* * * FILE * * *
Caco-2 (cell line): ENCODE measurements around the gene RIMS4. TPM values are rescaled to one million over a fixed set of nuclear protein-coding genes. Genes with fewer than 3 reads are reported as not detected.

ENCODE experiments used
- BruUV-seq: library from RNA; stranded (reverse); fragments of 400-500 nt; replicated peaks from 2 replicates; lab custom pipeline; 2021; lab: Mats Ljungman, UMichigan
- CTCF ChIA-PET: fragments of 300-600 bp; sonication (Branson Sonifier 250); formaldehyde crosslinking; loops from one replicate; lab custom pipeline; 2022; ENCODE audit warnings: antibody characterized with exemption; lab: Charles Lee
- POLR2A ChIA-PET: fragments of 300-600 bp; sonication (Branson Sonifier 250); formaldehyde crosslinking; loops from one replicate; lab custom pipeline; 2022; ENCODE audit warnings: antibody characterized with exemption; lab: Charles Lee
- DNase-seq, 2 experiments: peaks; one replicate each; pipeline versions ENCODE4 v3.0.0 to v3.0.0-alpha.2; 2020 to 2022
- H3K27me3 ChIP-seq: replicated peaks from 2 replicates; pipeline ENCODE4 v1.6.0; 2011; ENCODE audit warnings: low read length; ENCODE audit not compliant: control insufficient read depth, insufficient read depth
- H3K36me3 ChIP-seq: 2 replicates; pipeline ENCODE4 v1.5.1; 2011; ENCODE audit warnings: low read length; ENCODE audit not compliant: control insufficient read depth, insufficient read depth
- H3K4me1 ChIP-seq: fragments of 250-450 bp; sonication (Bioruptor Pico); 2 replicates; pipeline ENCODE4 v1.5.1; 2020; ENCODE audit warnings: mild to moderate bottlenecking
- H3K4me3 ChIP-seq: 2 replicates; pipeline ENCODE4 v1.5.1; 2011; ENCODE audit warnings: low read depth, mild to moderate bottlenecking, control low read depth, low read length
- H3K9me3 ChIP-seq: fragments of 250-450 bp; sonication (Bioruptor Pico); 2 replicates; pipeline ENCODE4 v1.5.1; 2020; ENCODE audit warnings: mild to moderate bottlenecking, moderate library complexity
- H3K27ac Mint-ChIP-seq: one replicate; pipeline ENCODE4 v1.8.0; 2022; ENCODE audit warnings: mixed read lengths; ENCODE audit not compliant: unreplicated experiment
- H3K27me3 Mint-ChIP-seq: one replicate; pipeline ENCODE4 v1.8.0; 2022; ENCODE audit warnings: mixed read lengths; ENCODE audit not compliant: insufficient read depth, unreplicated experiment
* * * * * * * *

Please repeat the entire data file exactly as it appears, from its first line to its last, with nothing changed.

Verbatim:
Caco-2 (cell line): ENCODE measurements around the gene RIMS4. TPM values are rescaled to one million over a fixed set of nuclear protein-coding genes. Genes with fewer than 3 reads are reported as not detected.

ENCODE experiments used
- BruUV-seq: library from RNA; stranded (reverse); fragments of 400-500 nt; replicated peaks from 2 replicates; lab custom pipeline; 2021; lab: Mats Ljungman, UMichigan
- CTCF ChIA-PET: fragments of 300-600 bp; sonication (Branson Sonifier 250); formaldehyde crosslinking; loops from one replicate; lab custom pipeline; 2022; ENCODE audit warnings: antibody characterized with exemption; lab: Charles Lee
- POLR2A ChIA-PET: fragments of 300-600 bp; sonication (Branson Sonifier 250); formaldehyde crosslinking; loops from one replicate; lab custom pipeline; 2022; ENCODE audit warnings: antibody characterized with exemption; lab: Charles Lee
- DNase-seq, 2 experiments: peaks; one replicate each; pipeline versions ENCODE4 v3.0.0 to v3.0.0-alpha.2; 2020 to 2022
- H3K27me3 ChIP-seq: replicated peaks from 2 replicates; pipeline ENCODE4 v1.6.0; 2011; ENCODE audit warnings: low read length; ENCODE audit not compliant: control insufficient read depth, insufficient read depth
- H3K36me3 ChIP-seq: 2 replicates; pipeline ENCODE4 v1.5.1; 2011; ENCODE audit warnings: low read length; ENCODE audit not compliant: control insufficient read depth, insufficient read depth
- H3K4me1 ChIP-seq: fragments of 250-450 bp; sonication (Bioruptor Pico); 2 replicates; pipeline ENCODE4 v1.5.1; 2020; ENCODE audit warnings: mild to moderate bottlenecking
- H3K4me3 ChIP-seq: 2 replicates; pipeline ENCODE4 v1.5.1; 2011; ENCODE audit warnings: low read depth, mild to moderate bottlenecking, control low read depth, low read length
- H3K9me3 ChIP-seq: fragments of 250-450 bp; sonication (Bioruptor Pico); 2 replicates; pipeline ENCODE4 v1.5.1; 2020; ENCODE audit warnings: mild to moderate bottlenecking, moderate library complexity
- H3K27ac Mint-ChIP-seq: one replicate; pipeline ENCODE4 v1.8.0; 2022; ENCODE audit warnings: mixed read lengths; ENCODE audit not compliant: unreplicated experiment
- H3K27me3 Mint-ChIP-seq: one replicate; pipeline ENCODE4 v1.8.0; 2022; ENCODE audit warnings: mixed read lengths; ENCODE audit not compliant: insufficient read depth, unreplicated experiment